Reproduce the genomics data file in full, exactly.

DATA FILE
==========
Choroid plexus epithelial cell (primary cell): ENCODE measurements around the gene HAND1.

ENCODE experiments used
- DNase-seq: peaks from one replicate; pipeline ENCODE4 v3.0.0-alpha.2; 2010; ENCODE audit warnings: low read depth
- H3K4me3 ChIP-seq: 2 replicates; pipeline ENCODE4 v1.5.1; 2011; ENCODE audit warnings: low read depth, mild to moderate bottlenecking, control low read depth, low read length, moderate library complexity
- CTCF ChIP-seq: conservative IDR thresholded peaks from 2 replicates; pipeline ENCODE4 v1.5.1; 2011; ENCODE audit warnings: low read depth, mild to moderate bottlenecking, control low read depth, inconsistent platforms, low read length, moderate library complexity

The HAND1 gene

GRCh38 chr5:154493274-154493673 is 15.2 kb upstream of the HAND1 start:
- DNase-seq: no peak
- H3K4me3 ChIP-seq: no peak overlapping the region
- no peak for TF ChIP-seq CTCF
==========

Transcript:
Choroid plexus epithelial cell (primary cell): ENCODE measurements around the gene HAND1.

ENCODE experiments used
- DNase-seq: peaks from one replicate; pipeline ENCODE4 v3.0.0-alpha.2; 2010; ENCODE audit warnings: low read depth
- H3K4me3 ChIP-seq: 2 replicates; pipeline ENCODE4 v1.5.1; 2011; ENCODE audit warnings: low read depth, mild to moderate bottlenecking, control low read depth, low read length, moderate library complexity
- CTCF ChIP-seq: conservative IDR thresholded peaks from 2 replicates; pipeline ENCODE4 v1.5.1; 2011; ENCODE audit warnings: low read depth, mild to moderate bottlenecking, control low read depth, inconsistent platforms, low read length, moderate library complexity

The HAND1 gene

GRCh38 chr5:154493274-154493673 is 15.2 kb upstream of the HAND1 start:
- DNase-seq: no peak
- H3K4me3 ChIP-seq: no peak overlapping the region
- no peak for TF ChIP-seq CTCF